Authors propose a novel conceptual framework that will yield more effective ecosystem restoration: the Operational Restoration Unit
Posted: 24 May 2017 11:03 AM PDT
Despite having increased human wellbeing in the past, intense modifications by multiple and interacting pressures have degraded ecosystems and the sustainability of their goods and services. For ecosystem restoration to deliver on multiple environmental and societal targets, the process of restoration must be redesigned to create a unified and scale-dependent approach that integrates natural and social sciences as well as the broader restoration community, say researchers….
- N. Friberg, N.V. Angelopoulos, A.D. Buijse, I.G. Cowx, J. Kail, T.F. Moe, H. Moir, M.T. O’Hare, P.F.M. Verdonschot, C. Wolter. Effective River Restoration in the 21st Century. Advances in Ecological Research, 55: 535-611 DOI: 10.1016/bs.aecr.2016.08.010
From Abstract: …This modest success rate can partly be attributed to the fact that the catchment filter is largely ignored; large-scale pressures related to catchment land use or the lack of source populations for the recolonisation of the restored habitats are inadequately considered. The key reason for this shortfall is a lack of clear objective setting and planning processes. Furthermore, we suggest that there has been a focus on form rather than processes and functioning in river restoration, which has truncated the evolution of geomorphic features and any dynamic interaction with biota. Finally, monitoring of restoration outcomes is still rare and often uses inadequate statistical designs and inappropriate biological methods which hamper our ability to detect change.
2. Nikolai Friberg, Tom Buijse, Caitríona Carter, Daniel Hering, Bryan M. Spears, Piet Verdonschot, Therese Fosholt Moe. Effective restoration of aquatic ecosystems: scaling the barriers. Wiley Interdisciplinary Reviews: Water, 2017; 4 (1): e1190 DOI: 10.1002/wat2.119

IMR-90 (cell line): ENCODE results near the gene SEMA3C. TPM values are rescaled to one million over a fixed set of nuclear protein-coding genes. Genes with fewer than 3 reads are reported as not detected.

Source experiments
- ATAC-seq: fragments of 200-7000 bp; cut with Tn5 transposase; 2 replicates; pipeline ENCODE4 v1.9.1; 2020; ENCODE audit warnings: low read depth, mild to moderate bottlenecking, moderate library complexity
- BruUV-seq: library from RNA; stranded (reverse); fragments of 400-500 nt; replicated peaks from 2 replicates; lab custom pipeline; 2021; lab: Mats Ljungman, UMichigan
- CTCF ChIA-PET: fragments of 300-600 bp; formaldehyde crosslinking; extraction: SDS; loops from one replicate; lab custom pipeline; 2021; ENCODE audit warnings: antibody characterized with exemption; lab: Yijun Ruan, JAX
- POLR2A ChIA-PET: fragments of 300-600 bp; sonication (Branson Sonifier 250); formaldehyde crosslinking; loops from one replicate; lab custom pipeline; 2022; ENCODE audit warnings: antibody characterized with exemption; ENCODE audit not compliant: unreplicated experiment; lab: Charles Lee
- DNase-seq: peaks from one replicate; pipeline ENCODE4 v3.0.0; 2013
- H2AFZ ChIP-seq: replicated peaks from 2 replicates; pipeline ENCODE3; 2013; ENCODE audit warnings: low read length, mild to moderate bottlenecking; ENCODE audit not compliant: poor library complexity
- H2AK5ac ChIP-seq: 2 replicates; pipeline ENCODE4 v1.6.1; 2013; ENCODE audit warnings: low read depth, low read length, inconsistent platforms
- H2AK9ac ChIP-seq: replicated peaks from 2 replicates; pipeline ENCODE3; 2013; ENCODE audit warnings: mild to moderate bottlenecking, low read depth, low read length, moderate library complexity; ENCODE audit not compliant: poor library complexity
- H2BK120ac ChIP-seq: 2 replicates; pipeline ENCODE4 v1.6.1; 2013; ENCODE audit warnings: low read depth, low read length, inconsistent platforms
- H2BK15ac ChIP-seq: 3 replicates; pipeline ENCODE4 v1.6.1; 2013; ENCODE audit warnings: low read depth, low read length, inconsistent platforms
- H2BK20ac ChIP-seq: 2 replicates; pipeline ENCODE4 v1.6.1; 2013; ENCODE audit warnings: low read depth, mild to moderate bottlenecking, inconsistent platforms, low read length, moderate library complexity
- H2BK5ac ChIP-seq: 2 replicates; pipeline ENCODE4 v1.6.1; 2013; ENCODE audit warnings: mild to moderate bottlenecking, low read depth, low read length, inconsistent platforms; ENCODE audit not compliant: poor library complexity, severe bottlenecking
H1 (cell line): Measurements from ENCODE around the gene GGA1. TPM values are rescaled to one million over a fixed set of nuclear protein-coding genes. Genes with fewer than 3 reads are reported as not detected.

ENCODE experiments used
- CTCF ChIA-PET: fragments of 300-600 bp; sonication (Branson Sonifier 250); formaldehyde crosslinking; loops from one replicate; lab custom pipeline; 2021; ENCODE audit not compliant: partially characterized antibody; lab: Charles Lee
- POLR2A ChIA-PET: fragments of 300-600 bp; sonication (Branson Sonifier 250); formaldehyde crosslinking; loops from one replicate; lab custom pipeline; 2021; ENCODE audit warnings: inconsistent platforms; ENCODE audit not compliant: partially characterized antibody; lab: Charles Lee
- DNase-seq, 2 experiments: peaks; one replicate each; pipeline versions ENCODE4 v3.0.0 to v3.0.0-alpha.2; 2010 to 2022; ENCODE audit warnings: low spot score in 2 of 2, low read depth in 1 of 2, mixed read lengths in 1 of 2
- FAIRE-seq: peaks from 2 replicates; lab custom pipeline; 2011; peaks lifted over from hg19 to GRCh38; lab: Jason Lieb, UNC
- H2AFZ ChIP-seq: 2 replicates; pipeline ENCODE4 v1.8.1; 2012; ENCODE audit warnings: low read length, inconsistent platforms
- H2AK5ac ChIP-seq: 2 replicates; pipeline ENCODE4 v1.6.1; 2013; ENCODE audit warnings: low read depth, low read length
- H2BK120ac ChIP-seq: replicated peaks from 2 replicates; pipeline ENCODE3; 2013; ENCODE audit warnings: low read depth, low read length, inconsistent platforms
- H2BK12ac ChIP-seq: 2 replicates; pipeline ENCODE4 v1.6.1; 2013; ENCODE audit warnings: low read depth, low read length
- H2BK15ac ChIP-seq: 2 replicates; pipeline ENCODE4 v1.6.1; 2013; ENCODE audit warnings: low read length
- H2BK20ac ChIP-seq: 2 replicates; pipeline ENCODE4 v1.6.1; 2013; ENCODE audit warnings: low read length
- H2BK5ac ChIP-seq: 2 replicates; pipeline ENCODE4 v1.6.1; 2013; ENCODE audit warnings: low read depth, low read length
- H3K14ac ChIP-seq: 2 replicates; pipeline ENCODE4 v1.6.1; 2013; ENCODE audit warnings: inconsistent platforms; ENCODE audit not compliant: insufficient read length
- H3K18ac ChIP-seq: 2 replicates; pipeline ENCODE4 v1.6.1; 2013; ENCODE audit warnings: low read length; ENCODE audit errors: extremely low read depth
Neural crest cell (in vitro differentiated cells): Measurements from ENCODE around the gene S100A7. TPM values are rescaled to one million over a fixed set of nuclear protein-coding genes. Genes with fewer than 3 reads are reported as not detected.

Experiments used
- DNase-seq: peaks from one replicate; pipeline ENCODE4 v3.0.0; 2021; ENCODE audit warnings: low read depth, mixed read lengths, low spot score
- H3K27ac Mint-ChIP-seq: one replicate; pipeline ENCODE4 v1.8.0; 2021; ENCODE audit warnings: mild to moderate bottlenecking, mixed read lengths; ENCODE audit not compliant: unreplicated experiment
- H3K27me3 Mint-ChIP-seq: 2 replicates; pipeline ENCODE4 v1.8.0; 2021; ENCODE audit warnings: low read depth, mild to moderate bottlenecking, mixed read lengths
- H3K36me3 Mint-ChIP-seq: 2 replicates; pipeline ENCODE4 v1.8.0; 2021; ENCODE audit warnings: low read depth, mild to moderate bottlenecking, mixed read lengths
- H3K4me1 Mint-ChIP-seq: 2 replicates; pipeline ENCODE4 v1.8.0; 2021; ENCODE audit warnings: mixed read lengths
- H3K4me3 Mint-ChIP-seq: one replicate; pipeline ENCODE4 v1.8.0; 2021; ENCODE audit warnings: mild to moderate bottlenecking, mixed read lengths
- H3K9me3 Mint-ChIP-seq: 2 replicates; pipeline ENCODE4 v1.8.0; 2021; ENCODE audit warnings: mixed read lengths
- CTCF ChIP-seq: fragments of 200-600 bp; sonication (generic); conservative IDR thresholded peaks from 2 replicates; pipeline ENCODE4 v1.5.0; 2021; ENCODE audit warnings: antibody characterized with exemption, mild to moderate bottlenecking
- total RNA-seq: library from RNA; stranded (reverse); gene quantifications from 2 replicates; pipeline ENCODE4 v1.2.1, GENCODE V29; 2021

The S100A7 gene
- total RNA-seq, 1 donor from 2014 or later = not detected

Abstract: The focus of ecosystem restoration has recently shifted from pure rehabilitation objectives to both improving ecological functioning and the delivery of ecosystem services. However, these different targets need to be integrated to create a unified, synergistic, and balanced restoration approach. This should be done by combining state-of-the-art knowledge from natural and social sciences to create manageable units of restoration that consider both the temporal and multiple spatial scales of ecosystems, legislative units, and policy agendas. Only by considering these aspects combined can we accomplish more cost-efficient restoration resulting in resilient ecosystems that provide a wealth of ecosystem services and the possibility for sustainable economic development in the future. We propose a novel conceptual framework that will yield more effective ecosystem restoration: the Operational Restoration Unit. This is based on scale-dependent restoration actions that can adhere easily to the relevant environmental legislation, encompass the spatial and temporal resilience of aquatic ecosystems, and consider the sum of human pressures acting on water bodies. This opens up possibilities for an effective integration of the restoration agenda into the delivery of major policy objectives of economic growth, regional development, and human security. WIREs Water 2017, 4:e1190. doi: 10.1002/wat2.1190
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